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Process of Calling Methods as value.method()  RSS feed

 
Levi Neuxell
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eg: "Sourdough".toUpperCase();

I guess this is actually a 2-part question:
- How does this work? (nothing seems to be passed through the parameter, so how is it that the value or variable is manipulated in this fashion?)
- How would I create a method that does something similar? (ie. adjusting a variable without having it passed through the parameters)
 
fred rosenberger
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I think Java gives you shortcuts for String objects. It's a convenience, since Strings are so common.

Basically (and I could be WAY wrong here), the compiler sees the literal (the thing inside quotes), and makes a String object for you. So really, you are calling String.toUpperCase(), which I would assume then uses the 'this' reference inside.

Note that nothing is being changed here. toUpperCase() doesn't CHANGE the string...it creates a NEW, second string. If you don't then assign a reference variable to point to the newly created string, it is immediately available for garbage collection.

Finally, I don't believe there is a way for you to write your own...unless you want to write your own JVM/compiler that supports it, but I'm guessing that may be more trouble than it's worth.
 
Campbell Ritchie
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As Fred said, when you write "dhfgdjbl" that constitutes a String object in its own right. You are used to writing obj.foo() where obj is a reference (variable) pointing to an object. In this instance you actually write the object itself.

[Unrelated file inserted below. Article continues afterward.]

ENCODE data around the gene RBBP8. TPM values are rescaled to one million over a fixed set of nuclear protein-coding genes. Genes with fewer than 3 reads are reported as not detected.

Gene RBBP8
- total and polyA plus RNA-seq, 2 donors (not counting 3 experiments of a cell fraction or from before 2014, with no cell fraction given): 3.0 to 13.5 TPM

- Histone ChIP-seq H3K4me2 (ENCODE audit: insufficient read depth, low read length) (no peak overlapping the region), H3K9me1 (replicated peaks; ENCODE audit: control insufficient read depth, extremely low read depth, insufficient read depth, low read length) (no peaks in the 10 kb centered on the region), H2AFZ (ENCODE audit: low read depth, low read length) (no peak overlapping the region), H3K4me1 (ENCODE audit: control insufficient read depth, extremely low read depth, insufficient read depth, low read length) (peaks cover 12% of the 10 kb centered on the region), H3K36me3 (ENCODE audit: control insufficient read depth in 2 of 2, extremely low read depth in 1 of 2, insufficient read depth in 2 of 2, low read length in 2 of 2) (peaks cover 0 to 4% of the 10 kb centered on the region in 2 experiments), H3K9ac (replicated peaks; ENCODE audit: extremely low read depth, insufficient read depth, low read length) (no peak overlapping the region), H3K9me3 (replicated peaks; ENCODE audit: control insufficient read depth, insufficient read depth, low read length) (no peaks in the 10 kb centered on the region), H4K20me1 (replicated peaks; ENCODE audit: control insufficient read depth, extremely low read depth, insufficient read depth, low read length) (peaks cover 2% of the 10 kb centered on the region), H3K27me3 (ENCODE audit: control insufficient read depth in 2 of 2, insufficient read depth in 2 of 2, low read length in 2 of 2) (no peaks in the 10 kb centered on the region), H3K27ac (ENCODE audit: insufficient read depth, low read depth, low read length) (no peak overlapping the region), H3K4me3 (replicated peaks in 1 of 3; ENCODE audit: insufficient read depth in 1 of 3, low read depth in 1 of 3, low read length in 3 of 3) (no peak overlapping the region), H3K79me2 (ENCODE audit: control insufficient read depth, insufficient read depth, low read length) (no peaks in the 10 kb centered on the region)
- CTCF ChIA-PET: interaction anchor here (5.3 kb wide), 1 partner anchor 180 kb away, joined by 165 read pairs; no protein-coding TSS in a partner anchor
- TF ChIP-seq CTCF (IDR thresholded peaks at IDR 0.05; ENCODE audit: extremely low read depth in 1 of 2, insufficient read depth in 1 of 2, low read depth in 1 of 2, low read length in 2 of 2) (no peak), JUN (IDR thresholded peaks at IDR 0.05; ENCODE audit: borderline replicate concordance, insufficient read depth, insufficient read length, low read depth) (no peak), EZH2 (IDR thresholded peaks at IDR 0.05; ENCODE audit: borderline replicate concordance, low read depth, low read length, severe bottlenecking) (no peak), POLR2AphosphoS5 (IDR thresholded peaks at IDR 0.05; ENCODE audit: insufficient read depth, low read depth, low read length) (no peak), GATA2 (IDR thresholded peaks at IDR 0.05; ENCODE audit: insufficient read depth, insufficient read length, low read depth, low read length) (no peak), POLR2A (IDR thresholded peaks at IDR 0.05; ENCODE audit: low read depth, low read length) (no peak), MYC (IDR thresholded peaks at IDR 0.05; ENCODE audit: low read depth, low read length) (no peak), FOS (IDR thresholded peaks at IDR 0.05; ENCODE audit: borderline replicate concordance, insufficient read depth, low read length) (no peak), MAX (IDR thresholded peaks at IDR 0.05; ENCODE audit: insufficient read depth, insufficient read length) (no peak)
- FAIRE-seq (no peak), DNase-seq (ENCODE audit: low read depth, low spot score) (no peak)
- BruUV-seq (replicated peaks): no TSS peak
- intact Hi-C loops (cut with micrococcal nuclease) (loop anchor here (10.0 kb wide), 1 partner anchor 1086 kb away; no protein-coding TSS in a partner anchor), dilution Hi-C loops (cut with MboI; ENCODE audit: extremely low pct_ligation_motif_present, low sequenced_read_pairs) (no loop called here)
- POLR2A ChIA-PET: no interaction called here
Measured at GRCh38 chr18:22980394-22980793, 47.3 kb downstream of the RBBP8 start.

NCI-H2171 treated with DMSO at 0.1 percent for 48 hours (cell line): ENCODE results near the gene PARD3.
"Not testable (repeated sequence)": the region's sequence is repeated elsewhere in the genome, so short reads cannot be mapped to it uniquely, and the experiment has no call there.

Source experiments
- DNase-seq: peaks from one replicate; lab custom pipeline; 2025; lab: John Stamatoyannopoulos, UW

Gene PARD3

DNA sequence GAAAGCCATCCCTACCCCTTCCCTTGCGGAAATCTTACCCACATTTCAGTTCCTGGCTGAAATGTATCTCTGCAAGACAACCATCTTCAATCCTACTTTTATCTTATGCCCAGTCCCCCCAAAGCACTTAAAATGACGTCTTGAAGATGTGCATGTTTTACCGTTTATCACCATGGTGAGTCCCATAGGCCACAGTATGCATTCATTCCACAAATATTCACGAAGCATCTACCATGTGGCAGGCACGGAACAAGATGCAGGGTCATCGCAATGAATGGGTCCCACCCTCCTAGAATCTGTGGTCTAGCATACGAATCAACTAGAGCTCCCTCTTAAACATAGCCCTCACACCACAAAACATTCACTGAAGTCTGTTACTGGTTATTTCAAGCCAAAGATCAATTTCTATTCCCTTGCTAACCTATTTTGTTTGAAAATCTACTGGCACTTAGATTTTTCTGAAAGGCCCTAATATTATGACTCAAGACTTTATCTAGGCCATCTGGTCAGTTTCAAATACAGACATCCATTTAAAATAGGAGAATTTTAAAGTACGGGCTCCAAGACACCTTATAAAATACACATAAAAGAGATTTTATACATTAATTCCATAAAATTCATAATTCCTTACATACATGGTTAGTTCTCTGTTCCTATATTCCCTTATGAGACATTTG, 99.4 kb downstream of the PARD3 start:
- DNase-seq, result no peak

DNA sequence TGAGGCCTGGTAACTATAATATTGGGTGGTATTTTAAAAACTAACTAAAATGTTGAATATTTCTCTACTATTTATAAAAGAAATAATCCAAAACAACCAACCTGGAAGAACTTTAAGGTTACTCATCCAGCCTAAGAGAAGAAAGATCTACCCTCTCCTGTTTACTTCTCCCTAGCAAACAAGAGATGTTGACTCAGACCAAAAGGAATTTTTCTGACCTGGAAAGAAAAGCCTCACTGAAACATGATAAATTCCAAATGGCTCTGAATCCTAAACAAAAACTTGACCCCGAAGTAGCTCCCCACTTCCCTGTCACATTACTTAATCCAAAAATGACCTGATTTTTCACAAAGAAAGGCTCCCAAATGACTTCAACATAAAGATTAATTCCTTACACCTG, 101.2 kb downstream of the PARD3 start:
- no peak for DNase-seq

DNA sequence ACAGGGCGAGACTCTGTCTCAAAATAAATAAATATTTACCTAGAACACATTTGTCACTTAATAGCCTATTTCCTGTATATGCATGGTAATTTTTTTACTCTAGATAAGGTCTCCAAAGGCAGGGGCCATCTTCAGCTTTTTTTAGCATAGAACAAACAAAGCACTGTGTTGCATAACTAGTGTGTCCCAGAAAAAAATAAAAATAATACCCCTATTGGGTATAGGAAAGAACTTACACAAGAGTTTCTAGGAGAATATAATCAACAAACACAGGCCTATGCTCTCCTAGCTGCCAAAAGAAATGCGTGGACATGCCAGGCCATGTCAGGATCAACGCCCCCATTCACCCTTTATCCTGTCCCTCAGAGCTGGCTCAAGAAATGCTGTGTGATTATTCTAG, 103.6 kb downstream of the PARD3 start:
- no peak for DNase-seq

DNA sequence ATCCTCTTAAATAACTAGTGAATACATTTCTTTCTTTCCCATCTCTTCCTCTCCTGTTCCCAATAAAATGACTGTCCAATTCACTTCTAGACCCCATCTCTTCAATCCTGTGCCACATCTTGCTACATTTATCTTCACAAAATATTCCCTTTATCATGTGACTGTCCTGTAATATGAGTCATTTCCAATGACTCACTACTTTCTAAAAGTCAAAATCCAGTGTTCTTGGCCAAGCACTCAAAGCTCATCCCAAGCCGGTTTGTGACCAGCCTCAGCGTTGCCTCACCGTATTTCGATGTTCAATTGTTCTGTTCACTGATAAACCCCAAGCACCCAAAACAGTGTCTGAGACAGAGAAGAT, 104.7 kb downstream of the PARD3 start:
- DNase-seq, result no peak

You can telescope this sort of code… into this sort of thing… provided you don't need to use that Foo object again.
 
Levi Neuxell
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Interesting. Thanks for the explanations, guys! Sorry it took me a while to respond. Programming is pretty fun to learn, so I'll probably be asking more questions later on. =D
 
Winston Gutkowski
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Levi Neuxell wrote:Interesting. Thanks for the explanations, guys! Sorry it took me a while to respond. Programming is pretty fun to learn, so I'll probably be asking more questions later on. =D

And just FYI, in languages like C# (and many other object-based languages like Smalltalk) ALL (or most) literals are proper objects. So in C# you can write stuff like:

2.toString();     (not sure of the exact syntax, but hopefully you get the idea)

whereas in Java you can only do it for String literals.

HIH

Winston
 
Campbell Ritchie
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I think that is 2.ToString()
 
Paweł Baczyński
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Java already has automatical boxing and unboxing. So why not extend it so 2.toString() would become Integer.valueOf(2).toString()?
 
Winston Gutkowski
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Pawel Pawlowicz wrote:Java already has automatical boxing and unboxing. So why not extend it so 2.toString() would become Integer.valueOf(2).toString()?

My opinion: DontSweatIt.

Winston
 
Louis Denning
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Pawel Pawlowicz wrote:Java already has automatical boxing and unboxing. So why not extend it so 2.toString() would become Integer.valueOf(2).toString()?

Primitives cannot be dereferenced. The latter is correct, though.
 
Campbell Ritchie
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PP meant that as an enhancement to the language.
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